A potentially historic bill is winding its way through the Illinois Statehouse that would require school textbooks to include “a study of the role and contributions of lesbian, gay, bisexual, and transgender people in the history of this country and this state.”
Senate Bill 3249 recently passed out of committee and, if approved by the General Assembly and signed into law by Gov. Bruce Rauner, would make Illinois the second state after California to require LGBTQ-inclusive history textbooks.
“There’s so much bullying in schools, there are escalating suicide attempts among the younger population,” said Tracy Baim, publisher of the of the Windy City Times. “So there are a whole lot of reasons to have this happen in Illinois.”
Morning Shift host Tony Sarabia discussed the focus and value of the pending legislation with Baim; Theresa Volpe, a Windy City Times reporter and a former editor for Pearson Education, a textbook publisher; and Victor Salvo, founder and director of The Legacy Project, the organization responsible for the “rainbow pylons” in Boystown that are dedicated to famous LGBTQ people.
Below are highlights from the conversation.
The value of historical representation
Victor Salvo: What really makes it resonate for the kids that we work with is not to know about the movement, honestly, with all due respect — we’re all in the movement, right? — they want to know about teachers. They want to know about scientists. They want to know about athletes and diplomats and people that they can actually identify in terms of career arc, because they’re trying to find their place in the world. And I think that is really where the power lies in this, because it gives kids hope and it lets them figure out a way where they can actually fit in society.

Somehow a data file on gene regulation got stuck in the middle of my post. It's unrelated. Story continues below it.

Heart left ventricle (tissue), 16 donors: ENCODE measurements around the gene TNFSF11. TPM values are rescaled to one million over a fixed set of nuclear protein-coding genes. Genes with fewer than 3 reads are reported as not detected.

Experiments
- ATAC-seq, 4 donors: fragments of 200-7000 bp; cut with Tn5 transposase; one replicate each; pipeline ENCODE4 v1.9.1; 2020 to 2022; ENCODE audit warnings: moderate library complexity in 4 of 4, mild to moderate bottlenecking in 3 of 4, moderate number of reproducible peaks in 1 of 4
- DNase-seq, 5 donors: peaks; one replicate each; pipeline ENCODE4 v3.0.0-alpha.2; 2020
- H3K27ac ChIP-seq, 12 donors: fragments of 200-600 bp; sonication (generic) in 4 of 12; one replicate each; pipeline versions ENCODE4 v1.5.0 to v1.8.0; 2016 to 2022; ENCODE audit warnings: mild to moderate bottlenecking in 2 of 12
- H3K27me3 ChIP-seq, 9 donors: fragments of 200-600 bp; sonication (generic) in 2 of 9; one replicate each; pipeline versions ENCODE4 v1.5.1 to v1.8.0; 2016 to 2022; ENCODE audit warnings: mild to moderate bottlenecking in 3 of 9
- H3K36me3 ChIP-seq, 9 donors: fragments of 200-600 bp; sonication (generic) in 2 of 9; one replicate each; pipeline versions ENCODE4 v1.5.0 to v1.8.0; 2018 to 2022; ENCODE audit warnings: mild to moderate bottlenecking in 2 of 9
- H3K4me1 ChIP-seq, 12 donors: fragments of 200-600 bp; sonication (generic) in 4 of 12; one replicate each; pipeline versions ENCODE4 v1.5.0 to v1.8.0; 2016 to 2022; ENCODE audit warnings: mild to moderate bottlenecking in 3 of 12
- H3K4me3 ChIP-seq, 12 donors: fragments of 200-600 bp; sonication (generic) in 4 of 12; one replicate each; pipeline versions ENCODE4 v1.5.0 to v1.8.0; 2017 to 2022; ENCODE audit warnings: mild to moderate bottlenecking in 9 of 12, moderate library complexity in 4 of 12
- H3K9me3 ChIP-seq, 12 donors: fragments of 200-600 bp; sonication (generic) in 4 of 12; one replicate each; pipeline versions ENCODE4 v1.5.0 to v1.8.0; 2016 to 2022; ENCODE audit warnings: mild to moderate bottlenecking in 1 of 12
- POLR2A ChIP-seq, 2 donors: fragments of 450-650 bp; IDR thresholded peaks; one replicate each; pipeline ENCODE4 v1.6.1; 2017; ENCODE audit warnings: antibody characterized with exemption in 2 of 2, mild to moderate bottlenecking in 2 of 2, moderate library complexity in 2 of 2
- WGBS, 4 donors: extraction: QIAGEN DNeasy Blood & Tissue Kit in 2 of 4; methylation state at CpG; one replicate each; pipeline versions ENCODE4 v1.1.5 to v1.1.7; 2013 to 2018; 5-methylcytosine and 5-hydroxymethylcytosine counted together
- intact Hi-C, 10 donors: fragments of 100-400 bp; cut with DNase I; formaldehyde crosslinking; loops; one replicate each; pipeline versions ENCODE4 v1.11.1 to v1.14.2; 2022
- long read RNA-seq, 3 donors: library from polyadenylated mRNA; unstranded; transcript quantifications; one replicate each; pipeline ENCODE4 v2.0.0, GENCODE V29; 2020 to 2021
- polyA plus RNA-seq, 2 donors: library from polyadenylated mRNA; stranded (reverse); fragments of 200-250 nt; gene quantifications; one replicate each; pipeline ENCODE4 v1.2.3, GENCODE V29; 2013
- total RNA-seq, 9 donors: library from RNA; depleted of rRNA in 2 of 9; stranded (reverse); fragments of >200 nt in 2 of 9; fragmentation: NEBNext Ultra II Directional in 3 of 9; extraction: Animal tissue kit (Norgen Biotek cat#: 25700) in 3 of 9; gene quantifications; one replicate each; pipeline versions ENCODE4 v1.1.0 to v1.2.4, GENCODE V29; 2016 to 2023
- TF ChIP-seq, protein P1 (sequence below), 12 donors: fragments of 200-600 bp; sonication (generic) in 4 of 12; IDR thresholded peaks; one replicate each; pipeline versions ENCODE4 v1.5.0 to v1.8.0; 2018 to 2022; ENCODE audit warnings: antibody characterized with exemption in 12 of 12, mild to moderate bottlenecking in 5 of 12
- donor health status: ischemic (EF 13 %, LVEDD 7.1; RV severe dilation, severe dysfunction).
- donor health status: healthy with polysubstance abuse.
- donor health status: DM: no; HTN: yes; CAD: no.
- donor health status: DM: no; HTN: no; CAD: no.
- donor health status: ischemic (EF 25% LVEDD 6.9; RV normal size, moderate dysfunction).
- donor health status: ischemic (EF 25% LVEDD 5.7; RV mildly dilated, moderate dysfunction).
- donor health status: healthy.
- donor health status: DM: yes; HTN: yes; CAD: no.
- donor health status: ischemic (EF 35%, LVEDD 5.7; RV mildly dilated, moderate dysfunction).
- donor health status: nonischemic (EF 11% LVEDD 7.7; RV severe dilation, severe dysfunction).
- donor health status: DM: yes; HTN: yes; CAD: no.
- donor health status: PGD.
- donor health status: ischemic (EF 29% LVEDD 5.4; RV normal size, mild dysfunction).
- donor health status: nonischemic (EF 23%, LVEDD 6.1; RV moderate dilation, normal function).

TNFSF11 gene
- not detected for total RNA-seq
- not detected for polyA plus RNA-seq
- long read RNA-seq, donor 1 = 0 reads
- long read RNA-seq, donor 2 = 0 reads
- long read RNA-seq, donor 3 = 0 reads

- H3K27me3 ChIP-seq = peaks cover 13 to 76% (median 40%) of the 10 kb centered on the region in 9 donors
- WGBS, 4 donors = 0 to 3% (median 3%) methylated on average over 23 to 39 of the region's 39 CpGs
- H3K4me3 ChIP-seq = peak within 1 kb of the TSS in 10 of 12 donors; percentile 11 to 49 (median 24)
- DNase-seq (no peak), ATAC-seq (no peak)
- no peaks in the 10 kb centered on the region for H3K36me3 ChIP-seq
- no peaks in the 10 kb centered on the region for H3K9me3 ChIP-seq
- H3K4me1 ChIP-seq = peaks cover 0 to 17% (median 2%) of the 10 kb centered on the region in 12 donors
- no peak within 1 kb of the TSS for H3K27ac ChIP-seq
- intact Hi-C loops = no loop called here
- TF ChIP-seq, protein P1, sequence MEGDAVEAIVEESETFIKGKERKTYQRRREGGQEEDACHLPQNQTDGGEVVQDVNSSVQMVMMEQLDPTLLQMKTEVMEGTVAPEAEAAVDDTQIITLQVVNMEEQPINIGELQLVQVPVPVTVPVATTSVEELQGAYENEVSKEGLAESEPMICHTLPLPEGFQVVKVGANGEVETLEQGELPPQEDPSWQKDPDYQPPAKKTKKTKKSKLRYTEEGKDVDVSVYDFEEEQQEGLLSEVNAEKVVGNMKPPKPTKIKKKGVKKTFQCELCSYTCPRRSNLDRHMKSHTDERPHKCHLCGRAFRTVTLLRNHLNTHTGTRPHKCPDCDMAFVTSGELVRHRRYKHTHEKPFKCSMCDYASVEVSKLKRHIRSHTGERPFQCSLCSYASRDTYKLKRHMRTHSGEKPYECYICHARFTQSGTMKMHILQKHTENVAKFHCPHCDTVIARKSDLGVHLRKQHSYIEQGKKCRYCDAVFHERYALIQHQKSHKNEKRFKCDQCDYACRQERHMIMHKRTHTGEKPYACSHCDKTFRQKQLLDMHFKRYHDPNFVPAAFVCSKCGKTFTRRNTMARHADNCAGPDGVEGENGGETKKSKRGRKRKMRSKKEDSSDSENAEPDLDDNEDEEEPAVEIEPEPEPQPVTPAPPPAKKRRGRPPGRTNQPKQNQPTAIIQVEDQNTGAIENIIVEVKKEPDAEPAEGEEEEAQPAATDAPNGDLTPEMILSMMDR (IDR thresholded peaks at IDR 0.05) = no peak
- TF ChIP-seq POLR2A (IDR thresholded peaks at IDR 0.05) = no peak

Because they go through their entire school life without hearing a single positive thing about somebody who is LGBTQ. So my focus will always be on integrating the stories we already have — Jane Addams being a perfect example — into existing history. And making sure that people are aware that we’ve always been here. We’re not just some contemporary aberration that just popped out of nowhere.
What non-LGBTQ students get out of it
Theresa Volpe: We all do better when we know about one another’s stories and where we come from. We have to understand our challenges, our triumphs, and in that way it’s a positive effect. Because all of us sitting in this room, we never saw an LGBT person talked about in our schools growing up. They’re reporters, they’re engineers, they’re scientists, they’re artists, and we were invisible. When you’re a child and you don’t see yourself reflected in the world around you, it’s just a negative effect. You feel like you don’t belong. You feel invisible.
Tony Sarabia: But beyond students who are LGBTQ, it could diminish or help to wipe away the stigmatization.
Volpe: Exactly. I think it turns around the negativity. We’re learning from one another. So if you don’t know an LGBT person or you know nothing about the history, it’s a way for you to develop understanding.
What the curriculum should look like
Tracy Baim: It’s critical to get this right. I’m not as aware of how California made this happen, but in Illinois we absolutely have to have everybody at the table as this is developed to make sure that it’s inclusive of all parts of the LGBTQ community. It’s critical, and in Chicago in particular, there are great legacies of people of color within the LGBT movement making great strides — people like Vernita Gray and Jackie Anderson and Marc Loveless and so many other people. People who are going to Lindblom High School, or going to school at lab, or Francis Parker, or wherever you’re going to school, it might be slightly different but it should be representative of all.
Volpe: I would like to say also, because we are at the beginning stages of developing curriculum for this type of content, we are at a level playing field. We are at a position where we can include everybody that has been traditionally left out. Right? The Latin community. Bi-sexuals. Trans folks. American Indians. Asian-Americans. The whole gamut. We don’t have to play catch up at this point because we’ve learned from African-American integration of curriculum and content in our publishing world. They weren’t included. And so we’ve learned that lesson. We can teach LGBT history without a narrow focus and we’ll be able to expand it.
This interview has been edited for clarity and brevity.